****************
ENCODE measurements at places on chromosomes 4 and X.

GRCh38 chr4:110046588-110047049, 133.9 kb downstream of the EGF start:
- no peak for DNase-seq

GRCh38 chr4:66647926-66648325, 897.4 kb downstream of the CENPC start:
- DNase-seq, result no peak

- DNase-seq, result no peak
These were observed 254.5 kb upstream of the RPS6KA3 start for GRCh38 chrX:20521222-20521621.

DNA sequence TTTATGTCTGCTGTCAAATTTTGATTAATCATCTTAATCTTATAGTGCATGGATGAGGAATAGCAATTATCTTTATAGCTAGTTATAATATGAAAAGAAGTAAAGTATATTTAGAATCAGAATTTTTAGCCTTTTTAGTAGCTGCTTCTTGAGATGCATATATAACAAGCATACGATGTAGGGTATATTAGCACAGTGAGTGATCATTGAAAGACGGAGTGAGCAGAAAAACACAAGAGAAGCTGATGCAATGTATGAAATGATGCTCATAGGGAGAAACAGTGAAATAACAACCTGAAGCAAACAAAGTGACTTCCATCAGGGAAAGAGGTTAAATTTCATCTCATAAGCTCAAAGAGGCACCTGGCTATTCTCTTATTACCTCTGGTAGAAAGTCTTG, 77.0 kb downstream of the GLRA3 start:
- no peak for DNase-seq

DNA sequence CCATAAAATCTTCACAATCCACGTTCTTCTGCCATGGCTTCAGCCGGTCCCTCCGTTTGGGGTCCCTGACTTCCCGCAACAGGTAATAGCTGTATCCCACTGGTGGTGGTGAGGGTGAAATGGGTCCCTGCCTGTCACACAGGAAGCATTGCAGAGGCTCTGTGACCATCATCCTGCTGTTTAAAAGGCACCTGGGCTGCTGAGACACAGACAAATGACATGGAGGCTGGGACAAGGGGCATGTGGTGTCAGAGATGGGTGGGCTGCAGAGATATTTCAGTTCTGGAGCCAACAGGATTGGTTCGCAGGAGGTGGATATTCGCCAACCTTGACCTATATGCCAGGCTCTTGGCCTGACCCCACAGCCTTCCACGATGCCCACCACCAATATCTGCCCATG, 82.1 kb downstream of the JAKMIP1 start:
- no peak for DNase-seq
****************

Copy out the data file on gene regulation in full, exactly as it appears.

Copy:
ENCODE measurements at places on chromosomes 4 and X.

GRCh38 chr4:110046588-110047049, 133.9 kb downstream of the EGF start:
- no peak for DNase-seq

GRCh38 chr4:66647926-66648325, 897.4 kb downstream of the CENPC start:
- DNase-seq, result no peak

- DNase-seq, result no peak
These were observed 254.5 kb upstream of the RPS6KA3 start for GRCh38 chrX:20521222-20521621.

DNA sequence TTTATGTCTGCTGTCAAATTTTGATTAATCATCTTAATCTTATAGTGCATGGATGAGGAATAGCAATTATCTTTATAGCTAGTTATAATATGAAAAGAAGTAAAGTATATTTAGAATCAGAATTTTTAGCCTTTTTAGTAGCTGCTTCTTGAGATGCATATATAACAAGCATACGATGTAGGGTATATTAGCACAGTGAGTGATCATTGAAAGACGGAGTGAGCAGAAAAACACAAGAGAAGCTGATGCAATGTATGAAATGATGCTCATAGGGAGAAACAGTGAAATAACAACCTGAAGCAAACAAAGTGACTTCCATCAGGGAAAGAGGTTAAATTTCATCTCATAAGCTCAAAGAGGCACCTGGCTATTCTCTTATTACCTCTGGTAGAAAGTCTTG, 77.0 kb downstream of the GLRA3 start:
- no peak for DNase-seq

DNA sequence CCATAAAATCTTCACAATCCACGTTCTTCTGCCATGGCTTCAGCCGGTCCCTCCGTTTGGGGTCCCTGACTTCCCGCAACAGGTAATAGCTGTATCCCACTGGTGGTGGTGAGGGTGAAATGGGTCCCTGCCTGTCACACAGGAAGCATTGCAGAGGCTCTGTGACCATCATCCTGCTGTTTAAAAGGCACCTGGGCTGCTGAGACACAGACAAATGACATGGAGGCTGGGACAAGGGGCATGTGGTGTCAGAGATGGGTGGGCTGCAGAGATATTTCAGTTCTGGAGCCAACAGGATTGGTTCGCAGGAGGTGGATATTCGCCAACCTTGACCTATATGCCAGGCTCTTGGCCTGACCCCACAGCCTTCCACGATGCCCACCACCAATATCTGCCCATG, 82.1 kb downstream of the JAKMIP1 start:
- no peak for DNase-seq